Money Matters from AES

The world of arts and arts management is replete with stereotypes about artists and money; the starving artist image seems to imply that artists do not know how to manage money or do not care, because they live in their dreams and not in the ‘real’ world. The truth is that money matters, whether you are an artist solopreneur or the leader of a complex, cultural non-profit overseeing a large scale operational budget and multiple program budgets. The Arts Extension Service courses debunk these myths about arts professionals by providing artists and cultural workers with the tools to reframe money matters as an essential way to insure that the important, good work of the organization or artist is well-resourced. AES addresses the needs of a diverse range of artists, managers, leaders, and cultural workers. The Financial Management course can build budgeting, financing and analysis skills in a short time frame. The concise chapter, Financial Management in the Arts in AES’ Fundamentals of Arts Management, 6th edition, teaches an 8-step budgeting process and provides tools for tracking and evaluating one’s budget. The chapter is sandwiched within a comprehensive how-to guide addressing all aspects of arts management. Said co-editor Dee Boyle-Clapp, “While working on the book, we knew that this was one of the most important chapters for arts managers. The authors worked incredibly hard to make it readable, easily digestible, and useful to those who are not CPA’s but have finance or program budget responsibilities.”

Another organization who shares the goal of debunking the myth of the starving artist is Propel Nonprofits. Their collection of eight lessons learned from many years of partnering with arts nonprofits includes the case study of Juxtaposition Arts (Lesson 4) whose CEO, DeAnna Cummings, is particularly inspiring for artists. The article describes how the organization transformed from an after-school program into a community-hub that harnesses “creative power with a strong emphasis on economic self-sufficiency.” Not only has the organization grown, acquiring buildings and contributing to neighborhood development, but the CEO herself “demonstrated the profound evolution of an artist to the driving strategist of an Innovative and forward-looking Community Place maker and a force for positive change.”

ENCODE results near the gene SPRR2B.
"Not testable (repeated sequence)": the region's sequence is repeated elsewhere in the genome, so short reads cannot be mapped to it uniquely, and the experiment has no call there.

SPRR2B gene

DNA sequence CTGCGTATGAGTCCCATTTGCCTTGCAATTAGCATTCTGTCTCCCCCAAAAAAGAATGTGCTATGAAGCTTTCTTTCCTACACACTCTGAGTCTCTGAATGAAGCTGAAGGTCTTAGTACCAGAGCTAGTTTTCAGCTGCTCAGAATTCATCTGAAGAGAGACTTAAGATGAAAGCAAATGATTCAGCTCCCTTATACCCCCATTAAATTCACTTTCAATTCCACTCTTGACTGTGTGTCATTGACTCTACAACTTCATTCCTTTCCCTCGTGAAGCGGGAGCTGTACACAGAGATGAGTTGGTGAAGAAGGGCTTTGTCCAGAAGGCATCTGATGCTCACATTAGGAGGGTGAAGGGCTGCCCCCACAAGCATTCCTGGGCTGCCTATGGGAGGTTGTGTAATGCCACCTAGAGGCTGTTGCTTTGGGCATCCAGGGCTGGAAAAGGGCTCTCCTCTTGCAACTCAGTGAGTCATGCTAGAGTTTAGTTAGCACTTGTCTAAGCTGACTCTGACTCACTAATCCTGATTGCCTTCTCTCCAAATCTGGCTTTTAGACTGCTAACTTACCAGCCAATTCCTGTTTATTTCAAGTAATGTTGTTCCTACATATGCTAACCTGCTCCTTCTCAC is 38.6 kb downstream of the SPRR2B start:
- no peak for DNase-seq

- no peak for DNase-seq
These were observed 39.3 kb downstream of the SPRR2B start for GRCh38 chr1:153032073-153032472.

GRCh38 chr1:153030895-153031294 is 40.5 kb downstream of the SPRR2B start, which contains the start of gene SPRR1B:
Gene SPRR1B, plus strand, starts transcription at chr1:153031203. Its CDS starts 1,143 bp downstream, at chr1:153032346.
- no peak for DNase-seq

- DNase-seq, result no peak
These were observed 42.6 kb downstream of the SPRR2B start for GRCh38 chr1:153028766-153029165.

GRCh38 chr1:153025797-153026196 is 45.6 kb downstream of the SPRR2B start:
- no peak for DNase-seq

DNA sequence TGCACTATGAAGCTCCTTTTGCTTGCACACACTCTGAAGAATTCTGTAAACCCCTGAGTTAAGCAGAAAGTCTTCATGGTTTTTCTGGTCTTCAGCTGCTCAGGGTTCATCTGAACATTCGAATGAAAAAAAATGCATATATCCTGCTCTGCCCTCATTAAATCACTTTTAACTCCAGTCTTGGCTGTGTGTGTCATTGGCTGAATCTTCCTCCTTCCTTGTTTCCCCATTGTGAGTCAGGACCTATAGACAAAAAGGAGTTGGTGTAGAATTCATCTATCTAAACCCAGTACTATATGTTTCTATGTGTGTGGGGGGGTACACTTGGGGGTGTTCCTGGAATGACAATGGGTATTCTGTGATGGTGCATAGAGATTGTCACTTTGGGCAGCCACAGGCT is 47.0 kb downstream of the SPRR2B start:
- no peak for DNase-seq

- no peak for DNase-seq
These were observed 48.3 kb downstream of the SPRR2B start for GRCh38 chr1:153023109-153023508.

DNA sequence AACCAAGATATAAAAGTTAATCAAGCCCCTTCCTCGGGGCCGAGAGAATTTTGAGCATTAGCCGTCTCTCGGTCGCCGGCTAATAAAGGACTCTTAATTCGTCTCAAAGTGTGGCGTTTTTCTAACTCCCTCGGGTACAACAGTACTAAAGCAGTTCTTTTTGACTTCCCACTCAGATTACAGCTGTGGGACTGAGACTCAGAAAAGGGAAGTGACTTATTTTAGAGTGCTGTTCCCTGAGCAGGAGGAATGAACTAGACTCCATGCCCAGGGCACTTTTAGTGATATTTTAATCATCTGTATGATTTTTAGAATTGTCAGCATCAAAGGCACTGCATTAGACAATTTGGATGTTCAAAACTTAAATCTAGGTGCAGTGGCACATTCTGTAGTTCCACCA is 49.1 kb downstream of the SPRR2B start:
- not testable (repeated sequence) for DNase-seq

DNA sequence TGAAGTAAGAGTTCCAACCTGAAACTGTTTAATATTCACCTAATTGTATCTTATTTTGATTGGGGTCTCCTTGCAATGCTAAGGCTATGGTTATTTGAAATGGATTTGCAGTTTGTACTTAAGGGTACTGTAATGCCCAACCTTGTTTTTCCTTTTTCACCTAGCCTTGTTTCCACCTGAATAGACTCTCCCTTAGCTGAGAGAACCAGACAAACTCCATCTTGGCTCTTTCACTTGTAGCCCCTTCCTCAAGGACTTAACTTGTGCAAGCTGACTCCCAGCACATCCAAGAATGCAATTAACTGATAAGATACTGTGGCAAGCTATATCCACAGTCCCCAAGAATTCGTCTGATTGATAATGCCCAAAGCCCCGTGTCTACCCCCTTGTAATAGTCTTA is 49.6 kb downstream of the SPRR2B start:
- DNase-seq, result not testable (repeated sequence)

For individual artist-solopreneurs with a visual learning style, Pi Luna, a business coach for creatives, writes books that offer an entry into money matters through stories and visuals. Pi has a background teaching math and an MFA from Goddard College. She combines her two loves--art and math--in her books, such as Life Savings: Navigate the Financial Course, which she co-authored with Edward Worden. Pi’s illustrations walk readers through real-life situations, such as getting financial aid, buying a car or a house, credit cards and compound interest, retirement and taxes. The authors write, “When math feels connected to real life, learning becomes a source of joy.” For another book, Budget Basics, Pi created a character named Penny, an artist who has inconsistent income, like so many artists who don’t have the luxury of 9-5 jobs. Penny learns to plan ahead for periods of unexpectedly low income and change her spending habits so that she is able to save up and maintain a steadier pool of resources for her life and art.

Pi’s books also make a great supplement to the Artist in Business trainings that AES has taught throughout its 46 year history. Boyle-Clapp notes that “in our current two-day training, we devote a full day on the role of finance, including teaching how to create a budget, how to price work and how to look at money as a tool. Artists learn how to shift their expectations that they must be a ‘starving artist’ to make good work, to a model that fits this era, where to be a successful artist, one must be able to fund and financially sustain their work and ironically, then get to devote MORE time in the studio or lab.”

With the rise (some would say explosion) of social entrepreneurship, the skills of financial management are an essential companion to creative and strategic thinking. If you have great ideas and an entrepreneurial spirit, but feel intimidated by money matters, AES can support arts entrepreneurs and managers to build those financial management muscles. Artists and Arts managers need to understand how to run a sustainable business/non-profit, how to implement great ideas and secure the financial backing it takes to make them real. AES offers a variety of opportunities to build your financial toolbox. Arts Entrepreneurship and Financial Management classes, and a host of internship opportunities that provide hands-on learning opportunities. Join us today to become an internship provider, or enroll in the Financial Management class.